Twitter taken to task by FTC for ‘deceiving consumers’

24 Jun 2010

Twitter has agreed to settle Federal Trade Commission charges that it deceived consumers and put their privacy at risk by failing to safeguard their personal information.

The case was the 30th taken by the FTC over faulty data security and the first case the US government body has taken against a social-networking service.

The FTC’s complaint against Twitter charges that serious lapses in the company’s data security allowed hackers to obtain administrative control of Twitter, including access to tweets that consumers had designated private, and the ability to send out phony tweets while pretending to be from then-president-elect Barack Obama and Fox News, among others.

“When a company promises consumers that their personal information is secure, it must live up to that promise,” said David Vladeck, director of the FTC’s Bureau of Consumer Protection.

“Likewise, a company that allows consumers to designate their information as private must use reasonable security to uphold such designations. Consumers who use social-networking sites may choose to share some information with others, but they still have a right to expect that their personal information will be kept private and secure.”

Twitter and privacy

Twitter allows users to send “tweets” – brief messages of 140 characters or less – to “followers” who sign up to receive such messages via e-mail or phone text. Twitter offers privacy settings through which a user may choose to designate tweets as non-public.

For instance, users can send “direct messages” to a specified follower such that only the specific author and recipient can view such a message. Twitter users can also click a button labelled “Protect my tweets,” which makes that user’s tweets private so that only approved followers can view them.

The privacy policy posted on Twitter’s website stated that “Twitter is very concerned about safeguarding the confidentiality of your personally identifiable information. We employ administrative, physical and electronic measures designed to protect your information from unauthorized access.”

According to the FTC’s complaint, between January and May 2009, hackers who gained administrative control of Twitter were able to view non-public user information, gain access to direct messages and protected tweets, and reset any user’s password and send authorised tweets from any user account.

In January 2009, a hacker used an automated password-guessing tool to gain administrative control of Twitter, after submitting thousands of guesses into Twitter’s login webpage. The administrative password was a weak, lower case, common dictionary word. Using the password, the hacker reset numerous user passwords and posted some of them on a website, where other people could access them.

Using these fraudulently reset passwords, other intruders sent phony tweets from about nine user accounts. One tweet was sent from the account of then-president-elect Barack Obama, offering his more than 150,000 followers a chance to win $500 in free gasoline. At least one other phony tweet was sent from the account of Fox News.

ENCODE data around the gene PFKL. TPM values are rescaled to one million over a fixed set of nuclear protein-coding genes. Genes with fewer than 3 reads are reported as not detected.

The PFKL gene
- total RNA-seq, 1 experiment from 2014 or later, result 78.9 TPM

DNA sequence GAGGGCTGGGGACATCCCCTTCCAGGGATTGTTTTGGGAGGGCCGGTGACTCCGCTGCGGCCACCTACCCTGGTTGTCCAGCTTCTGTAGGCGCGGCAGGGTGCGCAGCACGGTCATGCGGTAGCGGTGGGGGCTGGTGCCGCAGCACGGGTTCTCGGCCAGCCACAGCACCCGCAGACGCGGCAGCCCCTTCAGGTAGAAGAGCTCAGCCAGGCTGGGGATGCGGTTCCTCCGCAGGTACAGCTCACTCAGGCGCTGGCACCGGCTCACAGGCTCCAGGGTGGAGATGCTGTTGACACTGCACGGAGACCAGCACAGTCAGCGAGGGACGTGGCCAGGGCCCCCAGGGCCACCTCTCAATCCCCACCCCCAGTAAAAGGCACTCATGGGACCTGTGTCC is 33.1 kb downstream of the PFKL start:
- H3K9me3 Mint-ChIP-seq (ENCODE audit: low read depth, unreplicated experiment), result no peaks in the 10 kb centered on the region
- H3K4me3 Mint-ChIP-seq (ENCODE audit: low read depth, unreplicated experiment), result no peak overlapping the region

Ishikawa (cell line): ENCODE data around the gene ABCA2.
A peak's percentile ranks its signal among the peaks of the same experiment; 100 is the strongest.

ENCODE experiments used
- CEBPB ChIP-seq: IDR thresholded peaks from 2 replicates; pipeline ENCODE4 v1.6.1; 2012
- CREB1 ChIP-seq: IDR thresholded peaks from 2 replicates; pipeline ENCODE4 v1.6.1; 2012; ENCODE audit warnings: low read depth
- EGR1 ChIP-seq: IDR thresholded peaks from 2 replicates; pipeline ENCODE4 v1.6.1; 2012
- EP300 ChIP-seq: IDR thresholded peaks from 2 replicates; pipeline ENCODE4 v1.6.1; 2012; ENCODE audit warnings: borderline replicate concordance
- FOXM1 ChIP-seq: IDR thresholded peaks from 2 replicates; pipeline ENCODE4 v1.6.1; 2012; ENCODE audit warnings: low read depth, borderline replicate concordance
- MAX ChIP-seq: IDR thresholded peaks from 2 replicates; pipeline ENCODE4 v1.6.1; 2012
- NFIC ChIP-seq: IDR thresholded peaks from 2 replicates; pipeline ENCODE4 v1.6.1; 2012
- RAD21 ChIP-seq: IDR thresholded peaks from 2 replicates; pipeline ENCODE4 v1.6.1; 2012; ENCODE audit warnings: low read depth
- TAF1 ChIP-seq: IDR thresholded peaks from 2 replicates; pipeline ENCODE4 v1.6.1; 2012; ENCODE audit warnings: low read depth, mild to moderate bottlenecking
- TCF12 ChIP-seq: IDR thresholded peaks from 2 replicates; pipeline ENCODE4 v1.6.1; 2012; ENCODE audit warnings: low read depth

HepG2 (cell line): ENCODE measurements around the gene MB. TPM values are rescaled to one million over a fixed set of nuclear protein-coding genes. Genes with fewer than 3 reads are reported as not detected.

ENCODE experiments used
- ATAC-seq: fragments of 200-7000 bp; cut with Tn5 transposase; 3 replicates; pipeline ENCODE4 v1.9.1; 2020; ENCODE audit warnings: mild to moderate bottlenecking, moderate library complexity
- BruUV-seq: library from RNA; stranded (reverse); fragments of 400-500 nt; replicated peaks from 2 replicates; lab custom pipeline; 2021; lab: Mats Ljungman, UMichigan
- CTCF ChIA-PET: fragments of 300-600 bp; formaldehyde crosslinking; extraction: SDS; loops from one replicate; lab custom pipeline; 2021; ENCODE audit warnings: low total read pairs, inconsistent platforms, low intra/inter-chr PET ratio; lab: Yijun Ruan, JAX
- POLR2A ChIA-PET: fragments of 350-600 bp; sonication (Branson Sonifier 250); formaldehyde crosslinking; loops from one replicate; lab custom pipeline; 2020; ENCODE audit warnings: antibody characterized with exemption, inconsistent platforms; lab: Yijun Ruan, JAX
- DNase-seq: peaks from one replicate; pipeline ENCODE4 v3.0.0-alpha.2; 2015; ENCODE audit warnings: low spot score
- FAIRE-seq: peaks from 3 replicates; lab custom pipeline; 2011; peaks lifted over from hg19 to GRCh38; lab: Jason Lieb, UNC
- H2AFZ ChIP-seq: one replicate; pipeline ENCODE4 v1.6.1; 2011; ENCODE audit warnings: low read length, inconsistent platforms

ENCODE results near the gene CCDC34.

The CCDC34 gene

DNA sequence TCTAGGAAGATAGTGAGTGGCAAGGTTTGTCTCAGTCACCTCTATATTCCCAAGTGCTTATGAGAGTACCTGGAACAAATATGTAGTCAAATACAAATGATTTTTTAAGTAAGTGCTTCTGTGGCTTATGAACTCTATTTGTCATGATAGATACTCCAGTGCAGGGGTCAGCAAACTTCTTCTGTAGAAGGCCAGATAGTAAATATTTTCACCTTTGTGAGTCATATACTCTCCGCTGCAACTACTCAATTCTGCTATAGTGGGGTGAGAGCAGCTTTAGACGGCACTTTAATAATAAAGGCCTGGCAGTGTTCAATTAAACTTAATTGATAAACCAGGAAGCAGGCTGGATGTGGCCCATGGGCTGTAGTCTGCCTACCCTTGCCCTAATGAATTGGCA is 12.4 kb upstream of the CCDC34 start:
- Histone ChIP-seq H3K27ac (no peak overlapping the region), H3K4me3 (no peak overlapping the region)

During a second security breach, in April 2009, a hacker compromised a Twitter employee’s personal e-mail account where two passwords similar to the employee’s Twitter administrative password were stored, in plain text. Using this information, the hacker was able to guess the employee’s Twitter administrative password. The hacker reset at least one Twitter user’s password, and could access private user information and tweets for any Twitter users.

According to the FTC’s complaint, Twitter was vulnerable to these attacks because it failed to take reasonable steps to prevent unauthorised administrative control of its system, including:

·        Requiring employees to use hard-to-guess administrative passwords that are not used for other programs, websites, or networks.

·        Prohibiting employees from storing administrative passwords in plain text within their personal e-mail accounts.

·        Suspending or disabling administrative passwords after a reasonable number of unsuccessful login attempts.

·        Providing an administrative login webpage that is made known only to authorised persons and is separate from the login page for users.

·        Enforcing periodic changes of administrative passwords by, for example, setting them to expire every 90 days.

·        Restricting access to administrative controls to employees whose jobs required it.

·        Imposing other reasonable restrictions on administrative access, such as by restricting access to specified IP addresses.

Under the terms of the settlement, Twitter will be barred for 20 years from misleading consumers about the extent to which it maintains and protects the security, privacy and confidentiality of non-public consumer information, including the measures it takes to prevent authorised access to information and honour the privacy choices made by consumers.

The company also must establish and maintain a comprehensive information security program, which will be assessed by a third party every other year for 10 years.

John Kennedy is a journalist who served as editor of Silicon Republic for 17 years